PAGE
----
On the other side, Andersen could simply sign with the team that offers him the most money, or he could look for an opportunity to be a true #1 starter somewhere. It’s more likely that he signs elsewhere.
Driedger is 6’4″, 27, and boasts a .926 save percentage in 41 career NHL games. Given that the Panthers already have Spencer Knight and Sergei Bobrovsky in net, it’s tough to see Driedger re-signing in Florida. While he could likely find a starter’s job somewhere, signing with the Leafs would give him a chance to contend. The team could easily promise him 30-35 starts.
The case for signing Driedger is simple: You just need him to keep doing what he’s doing. After posting a .927 save percentage in 23 games last season, you still have a very good goalie on your hands even if he takes a small step backward. Unlike Andersen, you don’t have to hope for a bounce-back season, nor do you have to pay a premium based on what he was two years ago.
The case against Driedger: He’s still a bit of a mystery box. His numbers are terrific through 41 career games, but so were Andrew Hammond’s. With just 15 starts at the highest level prior to this season, this was the first year that he started more NHL games than AHL games. It’s certainly possible that he’s an average backup goalie who just got hot. We’ve seen a great 41-game stretch from Curtis McElhinney, for example.
Just like almost any free agent, this will come down to cost. If a team views him as a good long-term starter, he could be out of Toronto’s price range. Given his age, a long-term deal is definitely possible. There are a few teams like Tampa Bay that almost definitely won’t be in on him, but he could make sense for both contenders and rebuilding teams.
As we saw with Matt Murray last offseason, it only takes one team to put a big offer on the table. The Leafs can offer a reasonable amount of playing time, but another team could certainly offer more in terms of both dollars and opportunity. This all comes down to one question: How much do you believe in his 41-game sample? I’m not ready to call him the Leafs’ next saviour, but he should probably be on their shortlist.
After he wasn’t traded at the deadline, it seems like there is a good chance that Ullmark will re-sign with the Sabres. However, he’s coming off back-to-back strong seasons, and there will definitely be plenty of interest if he hits the open market. Like Driedger, he’s also both 6’4″ and 27, so a longer-term deal is likely.
If Ullmark wants to be his team’s undisputed #1 starter heading into next season, he’ll likely stay in Buffalo. If he’s willing to sacrifice a little bit of playing time in order to play for a playoff team, the Leafs could definitely be an option. However, it’s worth noting that this could be the biggest payday of his career. It would be quite surprising if he took a discount to sign with one particular team rather than jumping at the best offer available.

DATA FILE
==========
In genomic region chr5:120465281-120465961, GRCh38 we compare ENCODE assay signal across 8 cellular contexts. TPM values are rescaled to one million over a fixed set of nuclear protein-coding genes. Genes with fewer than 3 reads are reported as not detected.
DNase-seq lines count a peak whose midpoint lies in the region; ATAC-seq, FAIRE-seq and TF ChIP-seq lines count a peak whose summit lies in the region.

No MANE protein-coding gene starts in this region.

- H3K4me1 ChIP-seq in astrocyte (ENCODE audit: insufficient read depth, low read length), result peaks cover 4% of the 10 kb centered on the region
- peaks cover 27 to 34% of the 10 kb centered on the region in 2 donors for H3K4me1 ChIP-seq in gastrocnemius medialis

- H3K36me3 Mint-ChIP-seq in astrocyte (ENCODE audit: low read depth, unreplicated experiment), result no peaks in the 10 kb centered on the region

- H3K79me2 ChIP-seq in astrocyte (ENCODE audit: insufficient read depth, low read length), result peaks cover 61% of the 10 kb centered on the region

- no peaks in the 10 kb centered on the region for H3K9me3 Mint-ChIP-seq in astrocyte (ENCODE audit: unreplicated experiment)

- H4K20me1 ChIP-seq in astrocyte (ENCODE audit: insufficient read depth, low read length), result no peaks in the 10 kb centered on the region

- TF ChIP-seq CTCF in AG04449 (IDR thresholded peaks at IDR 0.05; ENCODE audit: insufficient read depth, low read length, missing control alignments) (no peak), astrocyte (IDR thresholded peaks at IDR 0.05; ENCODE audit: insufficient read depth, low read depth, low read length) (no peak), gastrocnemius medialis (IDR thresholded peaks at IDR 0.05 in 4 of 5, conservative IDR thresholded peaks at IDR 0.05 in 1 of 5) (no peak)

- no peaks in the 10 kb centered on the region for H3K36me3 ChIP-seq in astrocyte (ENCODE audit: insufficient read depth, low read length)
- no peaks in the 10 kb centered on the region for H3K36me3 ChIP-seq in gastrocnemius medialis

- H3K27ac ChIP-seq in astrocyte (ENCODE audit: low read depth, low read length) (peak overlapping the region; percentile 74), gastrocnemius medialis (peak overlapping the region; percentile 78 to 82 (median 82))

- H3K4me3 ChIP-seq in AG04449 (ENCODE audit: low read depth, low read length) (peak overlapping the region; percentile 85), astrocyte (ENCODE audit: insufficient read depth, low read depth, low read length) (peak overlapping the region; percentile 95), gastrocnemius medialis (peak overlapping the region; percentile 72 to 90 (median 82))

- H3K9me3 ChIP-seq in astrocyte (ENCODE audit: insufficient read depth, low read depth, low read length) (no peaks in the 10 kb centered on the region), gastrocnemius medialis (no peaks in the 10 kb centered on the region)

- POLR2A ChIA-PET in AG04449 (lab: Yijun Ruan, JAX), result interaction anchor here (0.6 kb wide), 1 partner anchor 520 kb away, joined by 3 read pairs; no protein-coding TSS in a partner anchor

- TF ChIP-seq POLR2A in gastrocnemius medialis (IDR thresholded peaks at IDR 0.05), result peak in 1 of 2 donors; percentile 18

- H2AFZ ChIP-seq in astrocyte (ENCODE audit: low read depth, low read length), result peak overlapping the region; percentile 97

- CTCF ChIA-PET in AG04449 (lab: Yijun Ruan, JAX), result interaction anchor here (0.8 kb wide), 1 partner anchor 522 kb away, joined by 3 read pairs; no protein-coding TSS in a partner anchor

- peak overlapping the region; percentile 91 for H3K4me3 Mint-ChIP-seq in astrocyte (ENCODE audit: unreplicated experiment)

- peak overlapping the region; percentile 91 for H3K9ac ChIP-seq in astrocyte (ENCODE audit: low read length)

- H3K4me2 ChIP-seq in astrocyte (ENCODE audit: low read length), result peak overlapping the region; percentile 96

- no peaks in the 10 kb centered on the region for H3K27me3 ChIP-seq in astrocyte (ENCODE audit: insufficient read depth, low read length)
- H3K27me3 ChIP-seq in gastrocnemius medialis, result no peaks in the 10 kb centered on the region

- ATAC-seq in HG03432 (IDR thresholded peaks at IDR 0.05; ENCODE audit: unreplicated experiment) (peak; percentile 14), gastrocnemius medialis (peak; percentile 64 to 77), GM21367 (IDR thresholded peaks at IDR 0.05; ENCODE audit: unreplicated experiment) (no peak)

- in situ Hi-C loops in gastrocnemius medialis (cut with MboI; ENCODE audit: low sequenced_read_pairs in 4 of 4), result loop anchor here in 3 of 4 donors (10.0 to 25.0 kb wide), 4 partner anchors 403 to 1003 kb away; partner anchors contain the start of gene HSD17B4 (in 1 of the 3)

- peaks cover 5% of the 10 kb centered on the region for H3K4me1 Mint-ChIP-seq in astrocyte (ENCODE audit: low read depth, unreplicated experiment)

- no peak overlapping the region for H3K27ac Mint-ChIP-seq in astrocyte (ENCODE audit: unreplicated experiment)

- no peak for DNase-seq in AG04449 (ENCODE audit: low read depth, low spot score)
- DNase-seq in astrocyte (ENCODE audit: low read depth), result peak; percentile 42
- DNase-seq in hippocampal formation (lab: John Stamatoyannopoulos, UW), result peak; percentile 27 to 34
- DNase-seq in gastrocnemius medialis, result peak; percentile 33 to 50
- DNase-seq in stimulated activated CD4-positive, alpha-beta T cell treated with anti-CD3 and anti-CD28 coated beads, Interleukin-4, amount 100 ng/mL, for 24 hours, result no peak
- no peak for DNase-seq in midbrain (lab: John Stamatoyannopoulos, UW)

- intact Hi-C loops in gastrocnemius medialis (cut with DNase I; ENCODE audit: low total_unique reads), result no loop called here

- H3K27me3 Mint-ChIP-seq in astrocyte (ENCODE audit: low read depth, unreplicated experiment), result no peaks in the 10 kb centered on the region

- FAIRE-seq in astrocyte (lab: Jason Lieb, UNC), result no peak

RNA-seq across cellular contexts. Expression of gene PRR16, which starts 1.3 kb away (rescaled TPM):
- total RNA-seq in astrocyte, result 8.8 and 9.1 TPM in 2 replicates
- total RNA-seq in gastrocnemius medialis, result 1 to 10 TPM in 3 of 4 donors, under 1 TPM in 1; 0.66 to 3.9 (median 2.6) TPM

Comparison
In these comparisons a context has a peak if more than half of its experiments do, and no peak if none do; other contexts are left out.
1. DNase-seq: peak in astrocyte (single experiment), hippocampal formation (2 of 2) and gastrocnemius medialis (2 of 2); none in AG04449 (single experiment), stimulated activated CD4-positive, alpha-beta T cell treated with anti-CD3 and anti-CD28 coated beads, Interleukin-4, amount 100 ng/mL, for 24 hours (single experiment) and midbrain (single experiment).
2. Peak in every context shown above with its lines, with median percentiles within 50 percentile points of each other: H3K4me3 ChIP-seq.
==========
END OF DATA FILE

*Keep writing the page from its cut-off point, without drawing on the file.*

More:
Ullmark has nearly three times more NHL games under his belt than Driedger, yet he’s still rather unproven. He’s never played in a playoff game, and he’s also just two seasons removed from posting a .905 save percentage in 37 games. Like Driedger, the question becomes: Can he be the same goalie he was over the last two years? If so, he’s certainly a solid 1B option.
I expect him to sign with the Sabres, and the Leafs may not even get a chance to speak to him. Even if he does hit the open market, given their lack of cap space, I don’t see the Leafs getting in a major bidding war for him. He’s a pretty good goalie who would be a strong 1B option behind Campbell, but I think Ullmark to Toronto is a bit of a long shot.
Mrazek is a tough goalie to get a read on given his ups and downs over the years. While he managed to post a .923 save percentage this season, he missed time due to multiple injuries and only ended up playing in 12 games. Given that he’s just one season removed from a .905 save percentage in 40 games, it’s tough to see him landing a big long-term deal this offseason.
After signing a two-year deal with a $3.125 million AAV in the 2019 offseason, I expect Mrazek to end up in that same ballpark. He could end up staying in Carolina to be the 1B option to Alex Nedeljkovic, who is coming off a strong rookie reason. However, it’s easy to see the Hurricanes allowing him to hit the open market while looking for a better option to help replicate Vegas’ 1-2 punch of Fleury and Lehner. Even if the Hurricanes want to bring him back, they may not end up making the best offer.
If the price is right, it’s easy to envision Mrazek as a 1B option to Jack Campbell. He’s been more of a 1B option than a true #1 starter for the majority of his career. He’s also no stranger to the NHL playoffs. I don’t see him getting an opportunity to be a true #1 elsewhere, and the Leafs should have plenty of playing time to offer.